The energy efficiency advantages of the DC microgrid are due to the additional conversion losses which occur in a conventional AC system. The DC lighting fixtures which were originally installed at the beginning of the project in 2015 were 250 Watts induction lights with DC lighting driver electronics (called ballasts for induction lights) modified to operate on DC. The DC induction lights were available for the demonstration project much earlier, but the DC version was never commercialized, since development efforts by Bosch were focused on the faster-growing light emitting diode lighting market. Nevertheless, some limited lab comparison testing was done on the AC and DC versions of the induction lights, showing a very similar advantage (96.9% efficiency for DC induction light ballast vs. 92.7% efficiency for AC induction light ballast, or 4.2% additional loss for the AC conversion). It was expected that the AC inverter would experience higher losses in cloudier environments, since the inverter would spend more time at lower efficiency levels. The National Renewable Energy Lab also found significant energy efficiency advantage of the DC microgrid which was not initially anticipated. Electrical energy losses which occur in the lighting electronics turn into heat energy.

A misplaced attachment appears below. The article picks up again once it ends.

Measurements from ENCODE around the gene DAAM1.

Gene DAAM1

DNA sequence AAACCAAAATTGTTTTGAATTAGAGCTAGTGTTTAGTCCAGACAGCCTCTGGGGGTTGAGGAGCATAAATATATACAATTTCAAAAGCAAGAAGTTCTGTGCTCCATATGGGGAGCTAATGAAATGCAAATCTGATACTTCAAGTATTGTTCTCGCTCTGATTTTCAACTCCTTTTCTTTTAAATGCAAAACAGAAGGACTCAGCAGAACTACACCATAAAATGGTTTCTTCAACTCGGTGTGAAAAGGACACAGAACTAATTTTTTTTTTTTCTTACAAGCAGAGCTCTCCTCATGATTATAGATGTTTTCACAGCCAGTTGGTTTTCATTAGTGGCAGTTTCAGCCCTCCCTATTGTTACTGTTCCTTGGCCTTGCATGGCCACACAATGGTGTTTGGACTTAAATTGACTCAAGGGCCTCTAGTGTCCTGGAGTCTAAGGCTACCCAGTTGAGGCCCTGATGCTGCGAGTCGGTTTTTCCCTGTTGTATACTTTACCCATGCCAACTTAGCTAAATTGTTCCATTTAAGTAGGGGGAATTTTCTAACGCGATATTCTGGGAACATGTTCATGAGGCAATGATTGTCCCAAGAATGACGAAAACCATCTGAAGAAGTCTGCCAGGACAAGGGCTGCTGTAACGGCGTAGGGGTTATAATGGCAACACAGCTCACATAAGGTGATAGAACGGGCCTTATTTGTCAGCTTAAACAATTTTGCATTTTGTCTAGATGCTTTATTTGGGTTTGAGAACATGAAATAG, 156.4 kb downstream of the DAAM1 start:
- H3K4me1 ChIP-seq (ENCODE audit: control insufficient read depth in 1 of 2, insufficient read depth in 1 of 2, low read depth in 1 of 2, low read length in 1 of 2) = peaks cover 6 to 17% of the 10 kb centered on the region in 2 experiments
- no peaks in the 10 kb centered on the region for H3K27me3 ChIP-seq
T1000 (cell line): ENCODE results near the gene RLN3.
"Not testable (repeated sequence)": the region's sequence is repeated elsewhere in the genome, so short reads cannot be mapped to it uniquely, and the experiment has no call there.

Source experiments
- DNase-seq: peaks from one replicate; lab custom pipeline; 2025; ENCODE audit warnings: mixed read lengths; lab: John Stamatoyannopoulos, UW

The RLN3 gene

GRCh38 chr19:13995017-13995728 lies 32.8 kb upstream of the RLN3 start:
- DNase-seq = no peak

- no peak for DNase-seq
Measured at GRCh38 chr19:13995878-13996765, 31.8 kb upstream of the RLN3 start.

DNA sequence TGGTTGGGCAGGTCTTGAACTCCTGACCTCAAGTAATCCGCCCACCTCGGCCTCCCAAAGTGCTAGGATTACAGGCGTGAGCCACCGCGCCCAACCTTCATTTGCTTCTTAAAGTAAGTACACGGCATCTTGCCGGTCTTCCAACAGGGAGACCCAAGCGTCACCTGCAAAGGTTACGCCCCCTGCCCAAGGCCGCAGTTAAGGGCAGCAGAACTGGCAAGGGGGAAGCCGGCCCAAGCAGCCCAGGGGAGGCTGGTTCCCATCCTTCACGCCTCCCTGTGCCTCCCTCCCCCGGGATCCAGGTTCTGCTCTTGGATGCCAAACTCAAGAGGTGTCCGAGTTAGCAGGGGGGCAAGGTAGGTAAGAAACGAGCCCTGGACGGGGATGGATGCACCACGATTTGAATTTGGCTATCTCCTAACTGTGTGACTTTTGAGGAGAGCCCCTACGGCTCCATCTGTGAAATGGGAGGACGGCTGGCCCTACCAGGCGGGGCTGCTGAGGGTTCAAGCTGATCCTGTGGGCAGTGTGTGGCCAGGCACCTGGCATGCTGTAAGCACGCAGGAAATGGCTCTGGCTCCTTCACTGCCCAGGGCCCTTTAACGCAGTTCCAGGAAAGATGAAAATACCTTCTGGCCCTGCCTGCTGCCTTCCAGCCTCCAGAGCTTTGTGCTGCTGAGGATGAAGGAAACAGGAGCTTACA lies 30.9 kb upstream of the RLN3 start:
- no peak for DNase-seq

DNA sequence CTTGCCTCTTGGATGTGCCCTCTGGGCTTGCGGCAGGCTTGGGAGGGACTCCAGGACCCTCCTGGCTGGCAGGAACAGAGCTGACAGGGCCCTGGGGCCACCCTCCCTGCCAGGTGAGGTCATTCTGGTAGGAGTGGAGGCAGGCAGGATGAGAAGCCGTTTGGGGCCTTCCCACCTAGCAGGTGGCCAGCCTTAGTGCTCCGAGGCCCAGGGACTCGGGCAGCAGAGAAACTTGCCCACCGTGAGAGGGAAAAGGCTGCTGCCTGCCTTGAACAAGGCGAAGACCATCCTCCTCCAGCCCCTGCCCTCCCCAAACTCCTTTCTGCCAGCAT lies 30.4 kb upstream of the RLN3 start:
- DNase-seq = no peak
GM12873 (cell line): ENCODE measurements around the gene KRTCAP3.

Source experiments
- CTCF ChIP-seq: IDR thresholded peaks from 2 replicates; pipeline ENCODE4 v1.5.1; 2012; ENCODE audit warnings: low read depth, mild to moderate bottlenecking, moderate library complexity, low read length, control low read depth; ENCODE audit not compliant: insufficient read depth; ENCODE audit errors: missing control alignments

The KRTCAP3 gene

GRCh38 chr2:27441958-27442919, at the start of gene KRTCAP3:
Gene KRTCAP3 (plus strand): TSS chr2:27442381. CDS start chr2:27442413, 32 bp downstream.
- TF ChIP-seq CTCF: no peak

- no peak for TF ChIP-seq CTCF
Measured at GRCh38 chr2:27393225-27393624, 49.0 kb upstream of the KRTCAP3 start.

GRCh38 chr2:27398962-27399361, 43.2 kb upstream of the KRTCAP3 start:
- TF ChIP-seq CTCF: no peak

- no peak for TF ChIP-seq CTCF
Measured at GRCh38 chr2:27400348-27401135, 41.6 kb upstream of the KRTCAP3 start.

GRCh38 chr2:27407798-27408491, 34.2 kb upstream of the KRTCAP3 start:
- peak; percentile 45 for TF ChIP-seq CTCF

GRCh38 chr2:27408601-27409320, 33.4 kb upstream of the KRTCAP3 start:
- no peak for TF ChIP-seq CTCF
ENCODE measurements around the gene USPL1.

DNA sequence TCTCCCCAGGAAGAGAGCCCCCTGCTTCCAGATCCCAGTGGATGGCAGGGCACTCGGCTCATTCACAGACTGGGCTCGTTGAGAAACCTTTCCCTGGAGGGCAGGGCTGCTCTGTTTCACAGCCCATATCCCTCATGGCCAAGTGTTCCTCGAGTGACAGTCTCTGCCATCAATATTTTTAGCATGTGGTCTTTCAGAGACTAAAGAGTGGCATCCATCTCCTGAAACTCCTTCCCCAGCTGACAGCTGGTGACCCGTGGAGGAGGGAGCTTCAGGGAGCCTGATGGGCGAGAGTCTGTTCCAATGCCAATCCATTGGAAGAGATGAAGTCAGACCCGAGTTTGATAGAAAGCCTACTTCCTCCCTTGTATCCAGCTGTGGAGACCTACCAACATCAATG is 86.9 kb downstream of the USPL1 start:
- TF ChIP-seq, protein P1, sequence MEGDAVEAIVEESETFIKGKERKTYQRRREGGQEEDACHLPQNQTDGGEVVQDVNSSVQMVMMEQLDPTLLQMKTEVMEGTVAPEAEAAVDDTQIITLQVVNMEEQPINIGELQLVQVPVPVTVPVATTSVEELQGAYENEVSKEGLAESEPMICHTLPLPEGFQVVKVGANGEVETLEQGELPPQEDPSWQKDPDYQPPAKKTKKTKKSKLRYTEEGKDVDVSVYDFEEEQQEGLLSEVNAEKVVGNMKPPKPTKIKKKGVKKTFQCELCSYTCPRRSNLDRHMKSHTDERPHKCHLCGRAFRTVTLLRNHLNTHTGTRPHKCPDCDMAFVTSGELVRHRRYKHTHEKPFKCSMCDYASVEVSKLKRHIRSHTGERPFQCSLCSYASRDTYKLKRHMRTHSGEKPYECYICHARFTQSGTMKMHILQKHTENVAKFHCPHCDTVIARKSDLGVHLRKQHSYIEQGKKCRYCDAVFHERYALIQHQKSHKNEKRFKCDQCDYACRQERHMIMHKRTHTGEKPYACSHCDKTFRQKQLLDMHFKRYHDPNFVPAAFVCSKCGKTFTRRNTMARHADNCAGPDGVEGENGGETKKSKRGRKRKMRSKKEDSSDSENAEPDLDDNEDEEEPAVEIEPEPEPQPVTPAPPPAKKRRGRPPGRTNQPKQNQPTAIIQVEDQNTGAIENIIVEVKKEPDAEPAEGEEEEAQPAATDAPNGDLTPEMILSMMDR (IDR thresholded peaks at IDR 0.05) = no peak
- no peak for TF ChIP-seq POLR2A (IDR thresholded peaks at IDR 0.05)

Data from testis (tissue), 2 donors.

Since the light fixtures are located inside the building, these losses are effectively heating up the building. The AC lighting electronics exhibit higher losses than the DC lighting electronics, and therefore contribute more heat to the building. The DC system had advantage over the AC system in all climates. However, the additional savings in air conditioning energy provided by the lower lighting losses in the DC system results in even higher savings in climates with high air conditioning usage.